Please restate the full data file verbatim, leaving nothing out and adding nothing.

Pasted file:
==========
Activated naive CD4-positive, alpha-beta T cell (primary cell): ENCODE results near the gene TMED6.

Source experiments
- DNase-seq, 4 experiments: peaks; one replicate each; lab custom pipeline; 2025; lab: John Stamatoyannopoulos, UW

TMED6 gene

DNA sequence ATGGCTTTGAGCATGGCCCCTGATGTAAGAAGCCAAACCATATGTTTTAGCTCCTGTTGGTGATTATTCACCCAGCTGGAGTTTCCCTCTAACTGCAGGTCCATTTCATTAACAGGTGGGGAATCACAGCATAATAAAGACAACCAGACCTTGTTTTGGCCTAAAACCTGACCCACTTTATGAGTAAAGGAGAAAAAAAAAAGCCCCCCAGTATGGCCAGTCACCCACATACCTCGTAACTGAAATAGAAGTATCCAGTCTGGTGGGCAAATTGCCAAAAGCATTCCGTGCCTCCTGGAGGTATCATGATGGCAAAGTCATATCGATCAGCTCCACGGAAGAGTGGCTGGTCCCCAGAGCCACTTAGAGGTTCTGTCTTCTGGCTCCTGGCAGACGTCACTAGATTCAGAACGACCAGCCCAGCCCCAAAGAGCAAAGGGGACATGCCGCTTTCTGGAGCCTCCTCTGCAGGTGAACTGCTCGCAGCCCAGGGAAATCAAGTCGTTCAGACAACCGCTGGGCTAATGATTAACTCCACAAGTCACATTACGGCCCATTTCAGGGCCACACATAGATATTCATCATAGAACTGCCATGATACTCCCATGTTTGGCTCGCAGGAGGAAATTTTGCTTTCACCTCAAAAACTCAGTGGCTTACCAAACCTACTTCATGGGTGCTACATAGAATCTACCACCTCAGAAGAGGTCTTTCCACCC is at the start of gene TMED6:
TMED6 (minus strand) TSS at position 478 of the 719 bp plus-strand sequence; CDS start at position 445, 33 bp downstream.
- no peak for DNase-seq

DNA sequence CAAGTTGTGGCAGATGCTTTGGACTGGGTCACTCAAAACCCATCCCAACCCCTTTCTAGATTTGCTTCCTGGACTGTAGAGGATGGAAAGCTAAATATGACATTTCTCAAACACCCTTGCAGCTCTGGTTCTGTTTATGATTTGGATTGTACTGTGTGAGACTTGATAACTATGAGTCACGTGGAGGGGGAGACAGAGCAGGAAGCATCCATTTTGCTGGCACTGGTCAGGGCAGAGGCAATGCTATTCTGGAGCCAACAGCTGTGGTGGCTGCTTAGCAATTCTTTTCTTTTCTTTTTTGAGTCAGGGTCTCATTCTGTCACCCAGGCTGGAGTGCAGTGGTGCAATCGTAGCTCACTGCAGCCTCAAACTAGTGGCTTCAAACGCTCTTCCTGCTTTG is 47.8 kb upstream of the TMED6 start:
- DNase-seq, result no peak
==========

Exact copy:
Activated naive CD4-positive, alpha-beta T cell (primary cell): ENCODE results near the gene TMED6.

Source experiments
- DNase-seq, 4 experiments: peaks; one replicate each; lab custom pipeline; 2025; lab: John Stamatoyannopoulos, UW

TMED6 gene

DNA sequence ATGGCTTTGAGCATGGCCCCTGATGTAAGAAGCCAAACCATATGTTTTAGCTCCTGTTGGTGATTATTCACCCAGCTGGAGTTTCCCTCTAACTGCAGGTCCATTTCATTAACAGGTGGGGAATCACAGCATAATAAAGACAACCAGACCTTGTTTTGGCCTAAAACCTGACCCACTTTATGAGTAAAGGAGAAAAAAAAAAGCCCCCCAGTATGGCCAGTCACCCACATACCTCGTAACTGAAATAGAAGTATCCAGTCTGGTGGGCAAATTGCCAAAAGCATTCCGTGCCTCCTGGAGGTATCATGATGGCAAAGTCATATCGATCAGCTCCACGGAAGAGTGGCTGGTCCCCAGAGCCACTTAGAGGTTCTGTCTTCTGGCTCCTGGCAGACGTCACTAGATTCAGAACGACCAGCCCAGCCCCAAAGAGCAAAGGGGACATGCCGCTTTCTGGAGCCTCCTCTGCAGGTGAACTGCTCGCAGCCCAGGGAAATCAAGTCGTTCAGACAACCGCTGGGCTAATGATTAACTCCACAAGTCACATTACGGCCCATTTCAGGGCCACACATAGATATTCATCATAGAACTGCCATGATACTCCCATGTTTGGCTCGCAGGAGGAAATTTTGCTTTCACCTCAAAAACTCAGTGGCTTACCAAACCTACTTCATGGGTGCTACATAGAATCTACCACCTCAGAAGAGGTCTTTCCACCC is at the start of gene TMED6:
TMED6 (minus strand) TSS at position 478 of the 719 bp plus-strand sequence; CDS start at position 445, 33 bp downstream.
- no peak for DNase-seq

DNA sequence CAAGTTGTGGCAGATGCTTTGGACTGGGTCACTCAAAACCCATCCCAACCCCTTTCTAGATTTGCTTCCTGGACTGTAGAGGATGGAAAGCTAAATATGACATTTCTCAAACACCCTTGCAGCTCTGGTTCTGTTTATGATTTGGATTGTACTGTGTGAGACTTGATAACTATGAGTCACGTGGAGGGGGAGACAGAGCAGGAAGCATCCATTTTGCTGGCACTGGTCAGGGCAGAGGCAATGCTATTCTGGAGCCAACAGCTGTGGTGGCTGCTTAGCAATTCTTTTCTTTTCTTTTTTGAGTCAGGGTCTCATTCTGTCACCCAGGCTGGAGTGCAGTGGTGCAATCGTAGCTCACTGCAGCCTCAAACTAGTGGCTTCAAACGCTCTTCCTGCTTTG is 47.8 kb upstream of the TMED6 start:
- DNase-seq, result no peak